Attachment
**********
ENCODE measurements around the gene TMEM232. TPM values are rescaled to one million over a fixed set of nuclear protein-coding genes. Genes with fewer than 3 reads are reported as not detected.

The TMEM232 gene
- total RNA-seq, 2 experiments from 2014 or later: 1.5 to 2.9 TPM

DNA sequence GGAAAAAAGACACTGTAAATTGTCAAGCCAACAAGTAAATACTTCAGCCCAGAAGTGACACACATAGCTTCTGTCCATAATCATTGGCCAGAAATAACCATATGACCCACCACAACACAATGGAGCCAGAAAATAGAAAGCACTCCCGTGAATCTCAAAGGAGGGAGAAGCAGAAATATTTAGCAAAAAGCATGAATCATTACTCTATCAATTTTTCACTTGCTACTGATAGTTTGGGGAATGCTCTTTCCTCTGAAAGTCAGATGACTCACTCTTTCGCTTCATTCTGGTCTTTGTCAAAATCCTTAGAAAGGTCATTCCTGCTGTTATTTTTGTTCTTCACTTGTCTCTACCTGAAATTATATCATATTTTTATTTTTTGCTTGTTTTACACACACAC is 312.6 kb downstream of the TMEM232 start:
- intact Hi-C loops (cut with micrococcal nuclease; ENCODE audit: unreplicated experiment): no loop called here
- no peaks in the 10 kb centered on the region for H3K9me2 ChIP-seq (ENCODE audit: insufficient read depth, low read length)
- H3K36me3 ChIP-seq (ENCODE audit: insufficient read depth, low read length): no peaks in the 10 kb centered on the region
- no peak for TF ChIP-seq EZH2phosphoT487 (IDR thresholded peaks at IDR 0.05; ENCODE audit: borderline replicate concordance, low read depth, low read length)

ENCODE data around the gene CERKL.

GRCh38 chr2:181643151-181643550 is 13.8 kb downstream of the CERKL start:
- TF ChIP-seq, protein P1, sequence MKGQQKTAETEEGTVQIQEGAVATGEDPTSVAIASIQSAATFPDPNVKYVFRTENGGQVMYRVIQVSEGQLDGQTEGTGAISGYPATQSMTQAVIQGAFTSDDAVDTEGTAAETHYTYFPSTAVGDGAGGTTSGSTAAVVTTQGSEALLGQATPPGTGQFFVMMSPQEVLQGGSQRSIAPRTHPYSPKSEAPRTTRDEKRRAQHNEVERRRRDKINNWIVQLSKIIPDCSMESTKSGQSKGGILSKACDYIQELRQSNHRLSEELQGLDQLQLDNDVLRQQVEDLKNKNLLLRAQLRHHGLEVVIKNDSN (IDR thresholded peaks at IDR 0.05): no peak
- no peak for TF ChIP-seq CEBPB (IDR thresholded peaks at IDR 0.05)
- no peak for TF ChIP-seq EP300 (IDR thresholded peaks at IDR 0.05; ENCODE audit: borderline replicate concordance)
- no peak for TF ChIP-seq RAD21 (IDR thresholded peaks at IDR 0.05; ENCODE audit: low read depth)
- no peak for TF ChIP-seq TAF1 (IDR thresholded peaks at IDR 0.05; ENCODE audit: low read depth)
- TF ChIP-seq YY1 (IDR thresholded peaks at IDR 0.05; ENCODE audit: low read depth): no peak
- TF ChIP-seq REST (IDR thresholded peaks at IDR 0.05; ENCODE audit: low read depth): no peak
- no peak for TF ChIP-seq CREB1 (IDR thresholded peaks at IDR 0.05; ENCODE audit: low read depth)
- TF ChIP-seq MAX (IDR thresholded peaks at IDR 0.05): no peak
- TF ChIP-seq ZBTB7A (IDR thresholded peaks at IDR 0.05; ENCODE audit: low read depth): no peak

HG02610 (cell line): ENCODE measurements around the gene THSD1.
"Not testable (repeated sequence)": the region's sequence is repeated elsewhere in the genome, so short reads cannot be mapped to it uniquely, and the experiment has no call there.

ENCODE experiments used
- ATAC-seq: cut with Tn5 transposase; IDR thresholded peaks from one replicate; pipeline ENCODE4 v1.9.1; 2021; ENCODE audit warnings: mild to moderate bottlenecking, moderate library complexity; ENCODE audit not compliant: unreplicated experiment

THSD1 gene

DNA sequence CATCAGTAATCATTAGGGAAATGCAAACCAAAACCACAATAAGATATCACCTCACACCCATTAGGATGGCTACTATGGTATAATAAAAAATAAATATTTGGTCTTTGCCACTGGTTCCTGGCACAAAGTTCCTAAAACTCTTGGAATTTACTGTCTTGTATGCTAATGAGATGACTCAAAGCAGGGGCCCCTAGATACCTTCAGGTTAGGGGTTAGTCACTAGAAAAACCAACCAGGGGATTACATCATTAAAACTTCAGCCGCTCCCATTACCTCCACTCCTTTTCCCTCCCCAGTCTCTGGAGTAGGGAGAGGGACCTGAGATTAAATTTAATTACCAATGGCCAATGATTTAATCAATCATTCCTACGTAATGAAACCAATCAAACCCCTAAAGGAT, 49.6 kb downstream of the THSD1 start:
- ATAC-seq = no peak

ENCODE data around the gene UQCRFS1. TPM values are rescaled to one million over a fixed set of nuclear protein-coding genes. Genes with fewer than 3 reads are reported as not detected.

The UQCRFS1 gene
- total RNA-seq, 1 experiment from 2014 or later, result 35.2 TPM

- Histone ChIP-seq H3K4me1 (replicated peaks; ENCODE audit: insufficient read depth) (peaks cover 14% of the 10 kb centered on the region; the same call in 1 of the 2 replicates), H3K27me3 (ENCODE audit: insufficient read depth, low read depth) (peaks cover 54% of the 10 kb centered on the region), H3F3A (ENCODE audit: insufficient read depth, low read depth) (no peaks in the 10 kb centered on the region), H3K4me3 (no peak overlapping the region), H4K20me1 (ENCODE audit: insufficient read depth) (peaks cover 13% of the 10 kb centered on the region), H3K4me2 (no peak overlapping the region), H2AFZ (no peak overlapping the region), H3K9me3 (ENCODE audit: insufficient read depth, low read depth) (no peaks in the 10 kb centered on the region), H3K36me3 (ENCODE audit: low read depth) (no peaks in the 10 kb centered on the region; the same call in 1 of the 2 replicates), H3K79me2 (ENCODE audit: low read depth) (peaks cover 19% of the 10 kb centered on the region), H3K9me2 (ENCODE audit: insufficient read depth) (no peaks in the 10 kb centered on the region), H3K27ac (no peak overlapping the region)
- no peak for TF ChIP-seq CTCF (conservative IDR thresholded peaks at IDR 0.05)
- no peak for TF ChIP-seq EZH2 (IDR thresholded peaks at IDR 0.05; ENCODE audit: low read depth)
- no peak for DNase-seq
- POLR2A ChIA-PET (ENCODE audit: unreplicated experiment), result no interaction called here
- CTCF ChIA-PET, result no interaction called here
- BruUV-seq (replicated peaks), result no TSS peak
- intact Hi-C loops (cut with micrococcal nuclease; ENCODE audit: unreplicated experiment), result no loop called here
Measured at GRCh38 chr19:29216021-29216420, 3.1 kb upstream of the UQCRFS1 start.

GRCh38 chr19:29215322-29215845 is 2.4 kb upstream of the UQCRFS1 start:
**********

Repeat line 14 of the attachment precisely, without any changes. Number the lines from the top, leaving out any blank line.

- no peak for TF ChIP-seq RAD21 (IDR thresholded peaks at IDR 0.05; ENCODE audit: low read depth)